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Discussion Starter #1
Greetings!

I did a search but couldn't find what I'm looking for. I'd like to modify at least one of the power sockets so that it stays hot all the time. I don't want to run any new wires or use a jumper at the fuse. I was able to do this on my Toyota truck by modifying the relay so that it doesn't open and close with the ignition. I'd like to do something similar with the V, but I don't know which relay controls the outlets. (or is there one for each outlet?) A wiring schematic would be helpful but I can't find that online either.

Has anyone tried this, or can anyone point me to the correct relay? Thanks!
 

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I can't be the only one that ever thought of doing this....anyone???
Find the fuse for the outlet you want always on and remove it. Use an inline fuse holder with pigtails and blade connectors for the same fuse type attaching one end to a tap for always on power at the fuse box. Put the other end on the output where the fuse you removed was located and put the fuse you removed in the new inline holder. If you ever want to put it back to stock just remove the pigtail and insert the fuse back in the original location.
 

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Discussion Starter #4
Find the fuse for the outlet you want always on and remove it. Use an inline fuse holder with pigtails and blade connectors for the same fuse type attaching one end to a tap for always on power at the fuse box. Put the other end on the output where the fuse you removed was located and put the fuse you removed in the new inline holder. If you ever want to put it back to stock just remove the pigtail and insert the fuse back in the original location.
Thanks Gravy, but I'd really rather just find the relay and modify it. In looking, there are a couple of relays above the interior fuse box and several in the fuxe box under the hood. If anyone has an electrical diagram that shows what each relay is for, that would be EXTREMELY helpful...anyone??
 

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there isnt a relay. If you want to do it, you need to run a new wire to constant and fuse it. Please use the same size fuse as in the box though. If you need to know what wire to grap constant at in the steering column, I can let you know.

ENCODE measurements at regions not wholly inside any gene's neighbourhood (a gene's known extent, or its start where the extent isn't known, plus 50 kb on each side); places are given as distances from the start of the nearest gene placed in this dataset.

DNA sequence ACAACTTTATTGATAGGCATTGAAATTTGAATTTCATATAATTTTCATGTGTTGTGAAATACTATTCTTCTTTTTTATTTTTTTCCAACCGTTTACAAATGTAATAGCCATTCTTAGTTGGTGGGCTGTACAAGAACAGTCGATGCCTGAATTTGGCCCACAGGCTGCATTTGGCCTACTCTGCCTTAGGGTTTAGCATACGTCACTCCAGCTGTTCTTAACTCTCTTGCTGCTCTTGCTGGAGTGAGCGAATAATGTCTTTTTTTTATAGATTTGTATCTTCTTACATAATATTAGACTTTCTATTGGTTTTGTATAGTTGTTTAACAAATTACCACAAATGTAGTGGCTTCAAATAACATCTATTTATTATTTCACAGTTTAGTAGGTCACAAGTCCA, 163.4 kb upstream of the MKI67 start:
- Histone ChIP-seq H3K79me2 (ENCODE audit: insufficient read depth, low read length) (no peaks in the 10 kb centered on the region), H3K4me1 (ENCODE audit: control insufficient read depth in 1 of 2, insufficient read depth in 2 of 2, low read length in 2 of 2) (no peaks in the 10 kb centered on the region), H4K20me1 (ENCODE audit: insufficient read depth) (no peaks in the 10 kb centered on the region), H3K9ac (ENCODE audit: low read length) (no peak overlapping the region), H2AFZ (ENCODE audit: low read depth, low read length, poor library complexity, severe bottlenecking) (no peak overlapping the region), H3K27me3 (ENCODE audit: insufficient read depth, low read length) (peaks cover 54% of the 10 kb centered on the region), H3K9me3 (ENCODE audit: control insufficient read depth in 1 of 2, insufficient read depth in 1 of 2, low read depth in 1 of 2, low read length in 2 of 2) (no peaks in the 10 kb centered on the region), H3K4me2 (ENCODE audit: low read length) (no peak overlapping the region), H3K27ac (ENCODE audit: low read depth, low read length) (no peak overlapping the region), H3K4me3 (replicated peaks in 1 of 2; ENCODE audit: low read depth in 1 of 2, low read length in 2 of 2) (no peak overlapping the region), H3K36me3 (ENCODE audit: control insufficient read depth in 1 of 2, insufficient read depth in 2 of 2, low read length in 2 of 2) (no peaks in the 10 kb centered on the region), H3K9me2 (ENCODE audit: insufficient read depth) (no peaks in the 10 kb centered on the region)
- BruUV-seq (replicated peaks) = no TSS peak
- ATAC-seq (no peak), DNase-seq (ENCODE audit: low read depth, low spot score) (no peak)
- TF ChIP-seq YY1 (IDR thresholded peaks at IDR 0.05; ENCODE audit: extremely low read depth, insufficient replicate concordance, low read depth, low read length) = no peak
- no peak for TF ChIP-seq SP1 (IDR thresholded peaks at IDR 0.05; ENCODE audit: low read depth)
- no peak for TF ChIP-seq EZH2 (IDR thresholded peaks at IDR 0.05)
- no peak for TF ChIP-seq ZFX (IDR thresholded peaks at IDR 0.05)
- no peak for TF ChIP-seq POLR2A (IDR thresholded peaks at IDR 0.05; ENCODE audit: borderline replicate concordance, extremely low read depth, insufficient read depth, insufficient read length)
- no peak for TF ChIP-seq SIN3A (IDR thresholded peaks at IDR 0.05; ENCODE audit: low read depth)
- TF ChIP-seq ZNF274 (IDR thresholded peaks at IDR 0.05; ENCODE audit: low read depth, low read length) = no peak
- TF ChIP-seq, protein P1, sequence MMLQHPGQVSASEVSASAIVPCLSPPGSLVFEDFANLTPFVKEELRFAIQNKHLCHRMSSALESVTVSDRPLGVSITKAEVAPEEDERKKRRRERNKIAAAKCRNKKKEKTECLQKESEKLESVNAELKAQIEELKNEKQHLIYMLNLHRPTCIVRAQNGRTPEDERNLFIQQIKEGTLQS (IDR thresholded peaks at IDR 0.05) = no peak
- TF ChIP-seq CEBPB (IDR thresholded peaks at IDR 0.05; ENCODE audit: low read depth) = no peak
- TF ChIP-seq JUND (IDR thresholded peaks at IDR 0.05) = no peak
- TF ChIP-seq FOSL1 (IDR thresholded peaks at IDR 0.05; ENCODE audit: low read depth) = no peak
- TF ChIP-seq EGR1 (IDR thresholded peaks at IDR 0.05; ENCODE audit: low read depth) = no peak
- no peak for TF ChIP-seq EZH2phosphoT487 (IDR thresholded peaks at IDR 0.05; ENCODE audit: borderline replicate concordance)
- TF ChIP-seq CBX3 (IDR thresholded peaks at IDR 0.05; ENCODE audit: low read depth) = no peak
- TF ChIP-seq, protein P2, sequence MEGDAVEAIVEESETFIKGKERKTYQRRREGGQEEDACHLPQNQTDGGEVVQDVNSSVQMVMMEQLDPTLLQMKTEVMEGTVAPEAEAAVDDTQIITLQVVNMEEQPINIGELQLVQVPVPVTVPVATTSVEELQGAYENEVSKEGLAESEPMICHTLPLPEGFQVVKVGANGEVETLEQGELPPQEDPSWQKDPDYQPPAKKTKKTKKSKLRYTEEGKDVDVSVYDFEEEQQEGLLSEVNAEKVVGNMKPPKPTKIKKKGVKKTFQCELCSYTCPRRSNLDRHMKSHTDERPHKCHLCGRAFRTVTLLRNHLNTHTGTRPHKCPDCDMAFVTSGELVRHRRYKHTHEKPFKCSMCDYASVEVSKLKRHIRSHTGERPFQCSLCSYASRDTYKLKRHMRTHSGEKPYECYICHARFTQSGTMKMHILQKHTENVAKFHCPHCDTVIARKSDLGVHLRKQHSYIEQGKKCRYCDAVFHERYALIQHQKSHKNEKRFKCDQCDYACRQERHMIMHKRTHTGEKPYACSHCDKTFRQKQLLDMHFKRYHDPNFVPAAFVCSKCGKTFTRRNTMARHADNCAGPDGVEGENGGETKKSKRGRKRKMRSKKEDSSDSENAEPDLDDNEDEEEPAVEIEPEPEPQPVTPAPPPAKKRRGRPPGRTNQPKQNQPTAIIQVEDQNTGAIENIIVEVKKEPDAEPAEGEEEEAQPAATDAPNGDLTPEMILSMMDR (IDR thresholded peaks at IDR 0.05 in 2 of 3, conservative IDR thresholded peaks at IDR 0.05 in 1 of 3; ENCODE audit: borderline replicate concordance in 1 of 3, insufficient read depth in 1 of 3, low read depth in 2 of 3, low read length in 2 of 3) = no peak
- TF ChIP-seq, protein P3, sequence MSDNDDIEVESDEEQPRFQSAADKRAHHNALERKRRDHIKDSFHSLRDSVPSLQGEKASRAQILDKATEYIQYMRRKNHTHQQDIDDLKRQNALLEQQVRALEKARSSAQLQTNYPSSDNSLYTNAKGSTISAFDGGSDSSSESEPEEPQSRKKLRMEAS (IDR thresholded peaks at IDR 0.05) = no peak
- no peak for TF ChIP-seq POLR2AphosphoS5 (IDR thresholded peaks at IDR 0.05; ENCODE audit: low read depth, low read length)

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Thanks Gravy, but I'd really rather just find the relay and modify it. In looking, there are a couple of relays above the interior fuse box and several in the fuxe box under the hood. If anyone has an electrical diagram that shows what each relay is for, that would be EXTREMELY helpful...anyone??
You can do what you want. Check back later. I am working on a detailed answer.
 

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The following should apply to 2007 - 2010 US and Canada. Others possible.

If you use a jumper at the under dash fuse box as I previously posted it would have to be done at fuse #34 (7.5A) which would make all accessory sockets hot all the time along with the radio and bluetooth module if equipped.

Obviously jumpering at the relay would be a better solution.

There are three relays mounted together behind the dash near the lower right corner of the gauge cluster and to the left of the radio. I have no idea of the best way to gain access. My guess if you can't get to it from underneath would be to remove the radio.

If you only want to make a socket hot all the time (One, two, or all three) remove the relay for that socket and make a short jumper with blade connectors to connect two terminals for each socket you want hot all the time.

If I was to do this for myself I think I would get fancy and instead of removing the relays leave them in place and tap in a switch with an LED to control the circuit. This way you can make each socket hot on demand only when needed with the LED indicating when it is hot. This would be accomplished by removing the white wire from terminal 4 making sure to tape the wire then taking power from terminal 2 to the switch and LED then back to terminal 4. This way you can use a low power switch. Doing it like the jumper method below would require a heavy duty switch that can handle the full circuit load.

The jumper method. Make sure you use proper wire gauge.

Each relay has four terminals. Terminal 4 has a white wire which comes from fuse #34 (7.5A) and is hot when the key is on. Terminal 3 has a black wire and is the ground. Ignore these two wires on each relay.

You want to jumper or run your switch between terminal 1 and 2 on the relay(s) you want to remove.

Front accessory power outlet - be careful with this one as it has two different white wires to it. You want terminal 2 white and terminal 1 orange.

Console accessory power outlet - You want terminal 2 red and terminal 1 green.

Cargo area accessory power outlet - You want terminal 2 light blue and terminal 1 yellow.